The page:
Higher quality of software

After all, the main goal of testing is to increase the overall quality of the application, and that’s where offshore testing comes in handy. The offshore team is fully committed to the quality of your product and uses every approach to keep it at the desired level. Moreover, since the QA team has no relationship with the software development team and does not take part in the development process, they are able to avoid bias and test the software program without any preconceptions.

Access to a larger talent pool

Depending on where you live, chances are it’s challenging to hire testing professionals, especially if you’re looking for specific industry or technical expertise — there may simply not be enough of those professionals in the area, and they may not be willing to switch jobs very often. Moreover, testing experts may be very expensive to hire, particularly when it comes to niche specialists. With offshore software testing, you can easily find whatever experts your project requires.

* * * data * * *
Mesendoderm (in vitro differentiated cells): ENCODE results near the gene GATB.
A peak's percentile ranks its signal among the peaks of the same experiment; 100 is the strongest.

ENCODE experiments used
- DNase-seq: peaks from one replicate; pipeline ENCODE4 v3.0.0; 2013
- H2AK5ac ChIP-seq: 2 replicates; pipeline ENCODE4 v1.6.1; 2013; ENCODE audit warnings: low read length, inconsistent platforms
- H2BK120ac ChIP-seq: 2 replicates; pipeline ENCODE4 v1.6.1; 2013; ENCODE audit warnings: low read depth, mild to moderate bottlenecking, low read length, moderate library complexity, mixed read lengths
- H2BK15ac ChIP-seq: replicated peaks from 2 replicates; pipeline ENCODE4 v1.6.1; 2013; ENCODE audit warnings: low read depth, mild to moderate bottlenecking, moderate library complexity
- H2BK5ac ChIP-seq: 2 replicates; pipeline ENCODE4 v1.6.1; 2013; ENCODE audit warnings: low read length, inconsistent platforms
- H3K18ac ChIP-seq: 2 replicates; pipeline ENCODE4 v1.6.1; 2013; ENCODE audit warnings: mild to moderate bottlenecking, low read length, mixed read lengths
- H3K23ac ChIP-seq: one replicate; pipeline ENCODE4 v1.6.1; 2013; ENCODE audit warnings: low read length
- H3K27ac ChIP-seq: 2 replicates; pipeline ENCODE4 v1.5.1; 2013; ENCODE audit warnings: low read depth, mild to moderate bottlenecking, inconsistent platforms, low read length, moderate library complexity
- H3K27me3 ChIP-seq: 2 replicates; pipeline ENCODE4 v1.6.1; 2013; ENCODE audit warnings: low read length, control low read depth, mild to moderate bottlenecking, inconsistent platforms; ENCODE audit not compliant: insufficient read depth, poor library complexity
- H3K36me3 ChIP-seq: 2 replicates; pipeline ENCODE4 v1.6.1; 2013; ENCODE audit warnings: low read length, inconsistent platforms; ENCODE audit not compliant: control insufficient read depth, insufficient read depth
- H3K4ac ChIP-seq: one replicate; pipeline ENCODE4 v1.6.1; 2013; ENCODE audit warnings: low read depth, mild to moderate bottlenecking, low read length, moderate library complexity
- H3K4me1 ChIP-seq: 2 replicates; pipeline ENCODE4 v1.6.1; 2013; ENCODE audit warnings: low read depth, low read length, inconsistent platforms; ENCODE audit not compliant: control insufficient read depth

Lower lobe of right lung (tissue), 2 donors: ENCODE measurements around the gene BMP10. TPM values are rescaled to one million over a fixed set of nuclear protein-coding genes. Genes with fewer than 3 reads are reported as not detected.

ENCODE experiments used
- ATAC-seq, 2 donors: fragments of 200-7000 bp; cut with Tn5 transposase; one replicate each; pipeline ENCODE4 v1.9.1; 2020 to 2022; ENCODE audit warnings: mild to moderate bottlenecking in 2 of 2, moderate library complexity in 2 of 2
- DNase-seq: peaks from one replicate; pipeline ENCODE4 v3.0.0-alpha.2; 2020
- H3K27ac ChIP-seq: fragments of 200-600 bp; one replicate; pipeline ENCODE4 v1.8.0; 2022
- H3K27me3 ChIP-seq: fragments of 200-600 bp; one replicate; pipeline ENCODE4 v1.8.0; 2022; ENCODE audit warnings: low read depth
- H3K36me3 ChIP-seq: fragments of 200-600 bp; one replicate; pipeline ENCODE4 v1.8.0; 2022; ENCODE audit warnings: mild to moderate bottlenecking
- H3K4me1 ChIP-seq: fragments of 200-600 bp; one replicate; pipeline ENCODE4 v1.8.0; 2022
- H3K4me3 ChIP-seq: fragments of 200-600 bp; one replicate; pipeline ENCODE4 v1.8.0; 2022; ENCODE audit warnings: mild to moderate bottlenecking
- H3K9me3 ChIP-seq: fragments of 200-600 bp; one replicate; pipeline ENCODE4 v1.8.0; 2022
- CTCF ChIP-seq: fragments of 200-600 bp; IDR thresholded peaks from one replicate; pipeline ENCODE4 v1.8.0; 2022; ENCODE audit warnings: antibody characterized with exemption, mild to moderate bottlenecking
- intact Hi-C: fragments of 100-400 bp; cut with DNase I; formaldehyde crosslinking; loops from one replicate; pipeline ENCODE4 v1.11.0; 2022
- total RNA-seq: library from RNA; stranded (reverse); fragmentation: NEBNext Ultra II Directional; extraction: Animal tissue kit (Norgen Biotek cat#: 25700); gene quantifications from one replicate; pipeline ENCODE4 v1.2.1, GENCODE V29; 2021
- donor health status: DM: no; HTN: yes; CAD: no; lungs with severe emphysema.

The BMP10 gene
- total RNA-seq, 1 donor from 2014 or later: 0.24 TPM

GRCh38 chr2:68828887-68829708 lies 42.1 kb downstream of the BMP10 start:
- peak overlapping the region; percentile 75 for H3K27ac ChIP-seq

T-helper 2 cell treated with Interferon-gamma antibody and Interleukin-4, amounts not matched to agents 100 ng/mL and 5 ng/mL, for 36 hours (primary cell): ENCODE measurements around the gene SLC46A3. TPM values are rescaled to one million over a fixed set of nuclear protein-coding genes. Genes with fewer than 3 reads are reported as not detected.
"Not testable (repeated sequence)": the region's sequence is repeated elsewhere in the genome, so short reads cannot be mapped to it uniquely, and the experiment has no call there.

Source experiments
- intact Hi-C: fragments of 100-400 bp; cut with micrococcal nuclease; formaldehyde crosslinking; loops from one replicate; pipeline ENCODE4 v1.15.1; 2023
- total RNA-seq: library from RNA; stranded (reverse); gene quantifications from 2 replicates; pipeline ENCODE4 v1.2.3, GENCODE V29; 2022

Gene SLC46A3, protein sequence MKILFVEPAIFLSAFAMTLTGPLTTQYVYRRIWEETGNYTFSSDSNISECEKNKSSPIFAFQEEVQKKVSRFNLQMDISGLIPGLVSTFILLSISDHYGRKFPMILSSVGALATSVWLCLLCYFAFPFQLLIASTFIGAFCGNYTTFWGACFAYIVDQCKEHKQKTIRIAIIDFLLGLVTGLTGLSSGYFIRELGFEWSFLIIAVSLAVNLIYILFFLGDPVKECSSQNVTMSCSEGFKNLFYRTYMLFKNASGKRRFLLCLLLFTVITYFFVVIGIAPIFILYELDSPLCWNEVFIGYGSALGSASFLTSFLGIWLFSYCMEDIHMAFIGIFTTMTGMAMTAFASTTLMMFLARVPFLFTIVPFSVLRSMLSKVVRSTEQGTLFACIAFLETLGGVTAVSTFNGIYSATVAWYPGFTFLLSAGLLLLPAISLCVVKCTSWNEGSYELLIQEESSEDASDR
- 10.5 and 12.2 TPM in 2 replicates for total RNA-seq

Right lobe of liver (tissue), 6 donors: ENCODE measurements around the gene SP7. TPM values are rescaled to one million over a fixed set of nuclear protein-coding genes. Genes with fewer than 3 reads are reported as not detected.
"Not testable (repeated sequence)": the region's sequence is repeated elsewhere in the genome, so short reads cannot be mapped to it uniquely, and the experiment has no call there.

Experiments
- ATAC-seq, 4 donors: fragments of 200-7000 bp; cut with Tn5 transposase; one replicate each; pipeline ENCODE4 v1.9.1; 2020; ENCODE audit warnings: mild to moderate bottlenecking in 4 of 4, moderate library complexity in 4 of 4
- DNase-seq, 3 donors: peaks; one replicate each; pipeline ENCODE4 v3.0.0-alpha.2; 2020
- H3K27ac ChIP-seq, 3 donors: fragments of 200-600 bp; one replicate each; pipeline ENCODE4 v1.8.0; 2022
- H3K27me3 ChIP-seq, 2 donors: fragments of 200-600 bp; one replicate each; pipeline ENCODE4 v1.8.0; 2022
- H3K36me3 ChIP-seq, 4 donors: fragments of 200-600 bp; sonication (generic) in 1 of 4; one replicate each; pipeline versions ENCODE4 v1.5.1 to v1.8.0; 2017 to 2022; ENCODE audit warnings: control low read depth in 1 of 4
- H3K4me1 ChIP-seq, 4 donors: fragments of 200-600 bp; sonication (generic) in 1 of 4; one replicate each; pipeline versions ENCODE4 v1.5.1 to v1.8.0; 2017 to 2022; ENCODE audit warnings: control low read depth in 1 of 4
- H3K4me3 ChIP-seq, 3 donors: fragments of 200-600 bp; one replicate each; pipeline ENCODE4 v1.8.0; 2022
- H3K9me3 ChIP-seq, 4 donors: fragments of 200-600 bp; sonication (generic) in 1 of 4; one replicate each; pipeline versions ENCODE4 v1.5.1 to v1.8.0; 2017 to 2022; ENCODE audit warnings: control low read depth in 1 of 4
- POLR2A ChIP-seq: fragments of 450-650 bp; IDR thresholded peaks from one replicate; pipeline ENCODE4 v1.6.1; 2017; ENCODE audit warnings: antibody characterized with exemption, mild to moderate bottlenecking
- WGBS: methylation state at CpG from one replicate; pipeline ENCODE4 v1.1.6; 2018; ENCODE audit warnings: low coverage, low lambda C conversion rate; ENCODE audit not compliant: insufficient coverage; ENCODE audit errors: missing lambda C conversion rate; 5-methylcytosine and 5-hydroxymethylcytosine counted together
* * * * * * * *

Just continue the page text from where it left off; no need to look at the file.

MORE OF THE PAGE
Faster releases

The fierce competition in nearly every market causes companies to revise their production schedule, and offshore testing services can be the solution these companies are looking for. By having one team work in-house and another team test the solution on a different schedule, businesses can achieve a round-the-clock production process and quick turnaround, meaning that software is tested and released faster to beat the ever-growing competition.

Government support

In many world regions, including Southeast Asia and Eastern Europe, governments are well aware of the benefits of offshore software development and testing for the economy, and take various steps to attract more Western companies as clients. From special taxation policies to all-around legal support both for the vendor and the client, popular offshore QA locations invest a lot of effort into becoming even larger tech hubs, and clients can for sure benefit from it.